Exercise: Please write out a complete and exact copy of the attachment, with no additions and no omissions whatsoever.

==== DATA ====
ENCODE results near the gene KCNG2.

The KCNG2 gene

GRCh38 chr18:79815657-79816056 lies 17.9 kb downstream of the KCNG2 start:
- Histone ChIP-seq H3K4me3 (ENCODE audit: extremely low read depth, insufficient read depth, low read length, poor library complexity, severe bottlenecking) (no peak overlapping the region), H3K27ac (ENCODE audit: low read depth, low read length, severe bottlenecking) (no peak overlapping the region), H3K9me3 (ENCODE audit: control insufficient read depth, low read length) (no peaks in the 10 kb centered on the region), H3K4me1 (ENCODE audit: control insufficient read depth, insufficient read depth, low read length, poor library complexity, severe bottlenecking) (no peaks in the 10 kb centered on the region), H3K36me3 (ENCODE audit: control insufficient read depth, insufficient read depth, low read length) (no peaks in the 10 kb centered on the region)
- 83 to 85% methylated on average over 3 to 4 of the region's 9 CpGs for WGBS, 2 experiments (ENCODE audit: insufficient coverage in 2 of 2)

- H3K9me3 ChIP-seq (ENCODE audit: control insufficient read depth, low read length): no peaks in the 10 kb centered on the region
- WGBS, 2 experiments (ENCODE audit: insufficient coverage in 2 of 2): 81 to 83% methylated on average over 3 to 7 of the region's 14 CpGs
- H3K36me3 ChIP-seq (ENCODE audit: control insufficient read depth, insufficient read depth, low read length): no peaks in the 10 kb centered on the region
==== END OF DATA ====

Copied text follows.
ENCODE results near the gene KCNG2.

The KCNG2 gene

GRCh38 chr18:79815657-79816056 lies 17.9 kb downstream of the KCNG2 start:
- Histone ChIP-seq H3K4me3 (ENCODE audit: extremely low read depth, insufficient read depth, low read length, poor library complexity, severe bottlenecking) (no peak overlapping the region), H3K27ac (ENCODE audit: low read depth, low read length, severe bottlenecking) (no peak overlapping the region), H3K9me3 (ENCODE audit: control insufficient read depth, low read length) (no peaks in the 10 kb centered on the region), H3K4me1 (ENCODE audit: control insufficient read depth, insufficient read depth, low read length, poor library complexity, severe bottlenecking) (no peaks in the 10 kb centered on the region), H3K36me3 (ENCODE audit: control insufficient read depth, insufficient read depth, low read length) (no peaks in the 10 kb centered on the region)
- 83 to 85% methylated on average over 3 to 4 of the region's 9 CpGs for WGBS, 2 experiments (ENCODE audit: insufficient coverage in 2 of 2)

- H3K9me3 ChIP-seq (ENCODE audit: control insufficient read depth, low read length): no peaks in the 10 kb centered on the region
- WGBS, 2 experiments (ENCODE audit: insufficient coverage in 2 of 2): 81 to 83% methylated on average over 3 to 7 of the region's 14 CpGs
- H3K36me3 ChIP-seq (ENCODE audit: control insufficient read depth, insufficient read depth, low read length): no peaks in the 10 kb centered on the region